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We have the word "eternal" that refers to something that will exist forever, something that never ends, which is related to the word "eternity" that refers to the end of time.

Is there a similar word for "the beginning of time", or something that has existed, as some might say, "since forever"? As an adjective, it would be used like: "My love for you is ...". The noun could be used like: "I have loved you since ...".

There is such a Persian word, for example, widely used in Persian literature, which is usually used to describe God, Love, etc.

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    How would you use the word in a sentence? – Lawrence May 26 '16 at 6:12
  • Adding to the above comment, The following is the strict rule of this community. Questions on choosing an ideal word or phrase must include information on how it will be used in order to be answered. For help writing a good word or phrase request, see: About single word requests. Please edit your question accordingly. – user140086 May 26 '16 at 6:41
  • Thanks for the feedbacks. I edited the question to conform to the rules. – emjay May 26 '16 at 6:51
  • Eternity does not refer to the end of time. It something lasted only until the end of time, it wouldn't be eternal. – Alan Carmack May 26 '16 at 7:13
  • Can anybody please tell me why I got the down vote? – emjay May 26 '16 at 18:09
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Eternal does not refer to the "end of time." Eternal means "outside of time."

See Oxford

1Lasting or existing forever; without end or beginning:

Something that has existed "since forever" is eternal. It is outside of time and did not have a beginning.

Consider the cosmos. If it did not have a beginning, but has always existed, then it is eternal. If it had a beginning, it has not existed forever.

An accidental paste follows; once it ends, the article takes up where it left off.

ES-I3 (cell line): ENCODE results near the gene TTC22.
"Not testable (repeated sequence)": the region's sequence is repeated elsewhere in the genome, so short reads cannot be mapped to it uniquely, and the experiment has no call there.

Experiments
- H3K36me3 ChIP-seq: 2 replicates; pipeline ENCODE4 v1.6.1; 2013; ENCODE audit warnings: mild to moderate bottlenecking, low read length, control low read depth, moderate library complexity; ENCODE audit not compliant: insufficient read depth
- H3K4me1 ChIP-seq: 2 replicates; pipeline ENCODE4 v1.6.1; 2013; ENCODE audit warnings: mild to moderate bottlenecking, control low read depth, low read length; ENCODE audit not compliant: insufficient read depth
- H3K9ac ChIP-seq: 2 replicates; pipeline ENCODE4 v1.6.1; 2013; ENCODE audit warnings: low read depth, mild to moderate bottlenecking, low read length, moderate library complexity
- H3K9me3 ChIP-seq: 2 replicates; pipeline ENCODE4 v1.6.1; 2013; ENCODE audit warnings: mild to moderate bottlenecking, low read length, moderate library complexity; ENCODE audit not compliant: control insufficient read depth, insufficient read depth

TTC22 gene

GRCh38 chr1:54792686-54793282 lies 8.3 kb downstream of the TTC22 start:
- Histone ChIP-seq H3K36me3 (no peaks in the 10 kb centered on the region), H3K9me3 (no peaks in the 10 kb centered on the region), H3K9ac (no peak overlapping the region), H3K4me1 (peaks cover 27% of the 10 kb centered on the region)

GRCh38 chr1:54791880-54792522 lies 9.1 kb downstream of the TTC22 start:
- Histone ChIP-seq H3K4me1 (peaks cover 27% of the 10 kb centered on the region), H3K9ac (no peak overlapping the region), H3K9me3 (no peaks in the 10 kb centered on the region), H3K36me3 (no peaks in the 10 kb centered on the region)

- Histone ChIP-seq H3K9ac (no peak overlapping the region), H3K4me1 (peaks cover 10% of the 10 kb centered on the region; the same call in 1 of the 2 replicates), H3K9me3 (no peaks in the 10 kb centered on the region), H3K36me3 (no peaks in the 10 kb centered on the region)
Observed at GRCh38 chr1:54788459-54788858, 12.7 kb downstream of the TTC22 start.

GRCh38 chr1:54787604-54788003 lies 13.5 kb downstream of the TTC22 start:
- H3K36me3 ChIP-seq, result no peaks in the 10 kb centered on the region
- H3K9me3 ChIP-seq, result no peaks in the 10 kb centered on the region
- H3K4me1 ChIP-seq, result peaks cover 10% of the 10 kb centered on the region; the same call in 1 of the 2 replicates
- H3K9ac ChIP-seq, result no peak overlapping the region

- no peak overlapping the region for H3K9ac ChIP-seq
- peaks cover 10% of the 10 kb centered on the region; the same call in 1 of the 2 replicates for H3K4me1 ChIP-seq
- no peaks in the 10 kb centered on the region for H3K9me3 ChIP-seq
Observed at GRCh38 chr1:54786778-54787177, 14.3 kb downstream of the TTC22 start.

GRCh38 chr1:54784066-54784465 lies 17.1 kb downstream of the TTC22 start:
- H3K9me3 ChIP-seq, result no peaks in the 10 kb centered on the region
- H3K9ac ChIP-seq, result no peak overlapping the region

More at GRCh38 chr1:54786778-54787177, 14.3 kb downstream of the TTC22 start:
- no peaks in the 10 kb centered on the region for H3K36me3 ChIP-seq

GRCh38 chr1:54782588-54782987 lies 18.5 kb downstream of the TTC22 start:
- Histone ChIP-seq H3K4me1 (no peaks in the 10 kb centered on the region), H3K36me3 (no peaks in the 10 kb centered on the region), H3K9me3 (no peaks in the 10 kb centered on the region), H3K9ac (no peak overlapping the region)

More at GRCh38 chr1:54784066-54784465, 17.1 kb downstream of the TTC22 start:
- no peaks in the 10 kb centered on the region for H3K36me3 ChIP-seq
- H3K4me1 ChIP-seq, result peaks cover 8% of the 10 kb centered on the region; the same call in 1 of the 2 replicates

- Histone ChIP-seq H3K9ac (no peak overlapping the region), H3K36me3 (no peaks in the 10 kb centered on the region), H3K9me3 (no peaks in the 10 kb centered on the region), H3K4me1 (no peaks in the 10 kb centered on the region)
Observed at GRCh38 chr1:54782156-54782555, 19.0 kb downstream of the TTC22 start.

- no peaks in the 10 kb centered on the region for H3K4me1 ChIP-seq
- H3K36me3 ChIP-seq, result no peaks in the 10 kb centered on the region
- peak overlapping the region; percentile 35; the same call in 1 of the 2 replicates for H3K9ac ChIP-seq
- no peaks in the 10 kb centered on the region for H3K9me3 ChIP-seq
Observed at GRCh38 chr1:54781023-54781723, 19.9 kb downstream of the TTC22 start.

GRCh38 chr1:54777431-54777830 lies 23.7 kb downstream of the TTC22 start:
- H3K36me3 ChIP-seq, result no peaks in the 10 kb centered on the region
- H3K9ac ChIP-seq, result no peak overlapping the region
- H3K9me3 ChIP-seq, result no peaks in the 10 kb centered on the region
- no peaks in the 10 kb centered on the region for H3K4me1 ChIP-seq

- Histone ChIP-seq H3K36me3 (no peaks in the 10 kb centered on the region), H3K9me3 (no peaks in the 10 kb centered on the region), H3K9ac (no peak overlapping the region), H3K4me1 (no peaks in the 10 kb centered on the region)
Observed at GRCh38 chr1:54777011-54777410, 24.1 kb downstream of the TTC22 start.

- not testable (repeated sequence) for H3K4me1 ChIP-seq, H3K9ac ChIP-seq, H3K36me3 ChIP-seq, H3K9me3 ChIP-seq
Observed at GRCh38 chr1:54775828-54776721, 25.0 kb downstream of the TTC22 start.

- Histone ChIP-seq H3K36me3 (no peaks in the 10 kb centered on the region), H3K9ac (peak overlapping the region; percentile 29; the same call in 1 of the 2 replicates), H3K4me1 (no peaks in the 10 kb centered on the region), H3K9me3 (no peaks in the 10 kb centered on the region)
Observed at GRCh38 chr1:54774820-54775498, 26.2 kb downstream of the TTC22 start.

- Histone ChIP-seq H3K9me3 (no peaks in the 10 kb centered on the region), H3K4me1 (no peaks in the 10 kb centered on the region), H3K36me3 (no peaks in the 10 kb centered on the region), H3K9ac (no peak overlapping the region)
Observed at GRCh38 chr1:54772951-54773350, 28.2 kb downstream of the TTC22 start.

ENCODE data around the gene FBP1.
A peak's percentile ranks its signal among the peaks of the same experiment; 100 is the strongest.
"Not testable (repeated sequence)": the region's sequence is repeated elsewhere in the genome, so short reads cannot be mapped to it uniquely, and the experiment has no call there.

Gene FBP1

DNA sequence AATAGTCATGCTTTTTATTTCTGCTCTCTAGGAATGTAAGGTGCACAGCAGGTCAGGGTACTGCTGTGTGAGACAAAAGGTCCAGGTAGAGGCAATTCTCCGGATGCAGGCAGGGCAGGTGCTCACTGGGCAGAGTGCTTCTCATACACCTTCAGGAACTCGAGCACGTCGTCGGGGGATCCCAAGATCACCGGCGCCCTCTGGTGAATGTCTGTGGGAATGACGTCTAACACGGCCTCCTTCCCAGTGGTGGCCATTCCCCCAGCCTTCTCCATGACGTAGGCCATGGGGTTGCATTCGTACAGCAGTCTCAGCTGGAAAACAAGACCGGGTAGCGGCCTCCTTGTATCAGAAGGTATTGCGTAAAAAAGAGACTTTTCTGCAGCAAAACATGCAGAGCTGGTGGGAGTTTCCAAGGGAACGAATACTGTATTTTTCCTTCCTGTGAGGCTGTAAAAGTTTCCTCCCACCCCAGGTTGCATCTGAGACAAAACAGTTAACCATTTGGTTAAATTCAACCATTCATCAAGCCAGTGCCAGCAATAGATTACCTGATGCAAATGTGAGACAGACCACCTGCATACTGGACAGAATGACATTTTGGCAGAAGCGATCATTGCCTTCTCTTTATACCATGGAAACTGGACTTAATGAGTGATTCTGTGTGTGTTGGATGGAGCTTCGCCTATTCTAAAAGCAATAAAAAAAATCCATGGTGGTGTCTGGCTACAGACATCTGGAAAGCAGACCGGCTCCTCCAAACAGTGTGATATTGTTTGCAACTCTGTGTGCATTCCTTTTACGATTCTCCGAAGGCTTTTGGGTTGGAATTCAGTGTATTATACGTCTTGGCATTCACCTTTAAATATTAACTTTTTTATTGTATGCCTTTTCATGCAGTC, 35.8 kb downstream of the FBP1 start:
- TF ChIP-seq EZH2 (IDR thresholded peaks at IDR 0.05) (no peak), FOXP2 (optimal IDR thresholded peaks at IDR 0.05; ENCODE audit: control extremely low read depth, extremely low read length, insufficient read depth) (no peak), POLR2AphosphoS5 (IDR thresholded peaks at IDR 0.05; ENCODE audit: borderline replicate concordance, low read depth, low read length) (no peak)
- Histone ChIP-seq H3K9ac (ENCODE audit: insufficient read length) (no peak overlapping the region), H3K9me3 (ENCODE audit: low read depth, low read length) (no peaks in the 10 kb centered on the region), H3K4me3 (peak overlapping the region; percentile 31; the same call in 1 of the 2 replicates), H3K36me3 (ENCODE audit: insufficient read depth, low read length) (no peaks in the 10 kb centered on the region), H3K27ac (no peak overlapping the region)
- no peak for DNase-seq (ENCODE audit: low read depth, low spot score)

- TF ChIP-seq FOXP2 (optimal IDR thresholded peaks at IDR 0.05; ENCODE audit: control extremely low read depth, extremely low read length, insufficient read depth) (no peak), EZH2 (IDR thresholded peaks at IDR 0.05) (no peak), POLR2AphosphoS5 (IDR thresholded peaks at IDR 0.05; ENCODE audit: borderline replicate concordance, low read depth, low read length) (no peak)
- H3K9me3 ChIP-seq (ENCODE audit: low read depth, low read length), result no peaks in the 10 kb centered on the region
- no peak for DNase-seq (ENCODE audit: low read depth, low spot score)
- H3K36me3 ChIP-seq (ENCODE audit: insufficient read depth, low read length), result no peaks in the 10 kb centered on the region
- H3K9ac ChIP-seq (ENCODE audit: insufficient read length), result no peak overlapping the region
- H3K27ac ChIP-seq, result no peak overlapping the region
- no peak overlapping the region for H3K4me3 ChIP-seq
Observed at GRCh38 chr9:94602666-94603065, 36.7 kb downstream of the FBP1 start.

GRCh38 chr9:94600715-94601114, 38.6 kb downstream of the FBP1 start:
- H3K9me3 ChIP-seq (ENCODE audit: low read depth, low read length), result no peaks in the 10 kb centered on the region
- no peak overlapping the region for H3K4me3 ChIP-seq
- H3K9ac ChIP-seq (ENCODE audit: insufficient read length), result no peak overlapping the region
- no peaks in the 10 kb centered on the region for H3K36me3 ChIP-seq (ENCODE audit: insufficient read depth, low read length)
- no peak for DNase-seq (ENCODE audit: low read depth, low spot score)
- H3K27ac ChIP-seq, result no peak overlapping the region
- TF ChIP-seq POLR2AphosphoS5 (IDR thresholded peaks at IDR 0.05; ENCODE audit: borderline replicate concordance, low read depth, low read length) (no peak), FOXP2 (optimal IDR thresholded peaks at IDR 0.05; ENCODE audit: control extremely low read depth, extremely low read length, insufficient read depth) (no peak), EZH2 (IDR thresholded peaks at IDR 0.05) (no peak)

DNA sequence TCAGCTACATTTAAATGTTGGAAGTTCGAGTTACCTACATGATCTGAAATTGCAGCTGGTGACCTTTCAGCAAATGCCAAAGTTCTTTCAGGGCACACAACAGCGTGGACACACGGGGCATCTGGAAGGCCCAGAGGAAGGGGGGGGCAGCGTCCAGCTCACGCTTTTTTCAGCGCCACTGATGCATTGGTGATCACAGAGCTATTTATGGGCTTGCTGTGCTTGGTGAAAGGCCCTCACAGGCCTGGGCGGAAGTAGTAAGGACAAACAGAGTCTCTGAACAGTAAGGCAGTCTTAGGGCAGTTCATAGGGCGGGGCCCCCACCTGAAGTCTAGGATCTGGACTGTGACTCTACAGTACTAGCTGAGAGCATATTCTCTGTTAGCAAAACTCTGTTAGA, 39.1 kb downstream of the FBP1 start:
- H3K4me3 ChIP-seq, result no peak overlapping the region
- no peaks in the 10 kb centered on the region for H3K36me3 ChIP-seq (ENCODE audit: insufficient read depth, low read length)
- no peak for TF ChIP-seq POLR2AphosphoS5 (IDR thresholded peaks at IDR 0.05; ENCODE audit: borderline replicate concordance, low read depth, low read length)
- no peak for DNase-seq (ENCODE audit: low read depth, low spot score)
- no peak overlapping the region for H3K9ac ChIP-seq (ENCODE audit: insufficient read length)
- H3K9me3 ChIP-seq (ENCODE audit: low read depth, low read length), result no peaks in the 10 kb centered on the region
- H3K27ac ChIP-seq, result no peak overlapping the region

As an adjective, it would be used like: "My love for you is ...". The noun could be used like: "I have loved you since ...".

Adjective: eternal. My love for you is eternal.

Noun: Does not compute. You cannot use a 'time-word' such as "since" to refer to the eternal or eternity. However, you may simply replace "since" with "for". "I have loved you for eternity."

You can refer to "the beginning of time". "In the beginning, God created...", or "In the beginning, the Uncaused Cause caused...". On the other hand, you can't refer to "(Before) the beginning of time", because time came into existence along with the cosmos. Outside of time stands eternity.

  • Yes. "Eternal" has both meanings. What I need, is to somehow distinguish between "having no beginning" and "having no end" in time. Maybe I should edit my question to reflect that. – emjay May 26 '16 at 6:37
  • This question is about a word or phrase that could be used for "since the beginning of time". It is not about the meaning of the adjective eternal. This is not an answer to the question. – user140086 May 26 '16 at 6:40
  • As quoted by Alan from Oxford, "eternal" can be used to mean that. – emjay May 26 '16 at 6:52
  • Leaning on statements like "outside of time" just causes confusion, and almost certainly can't be put to use here the way you'd like. If there are no points on the surface of a sphere north of the northernmost point, there are no points that are "outside" the surface of the sphere because they are in any way more, or less, northern. Words can point at concepts that don't exist or don't make sense. – jimm101 May 2 '18 at 11:03
  • +1 Came here to say eternal. "Timeless" is also a good choice. – AleksandrH May 2 '18 at 11:40

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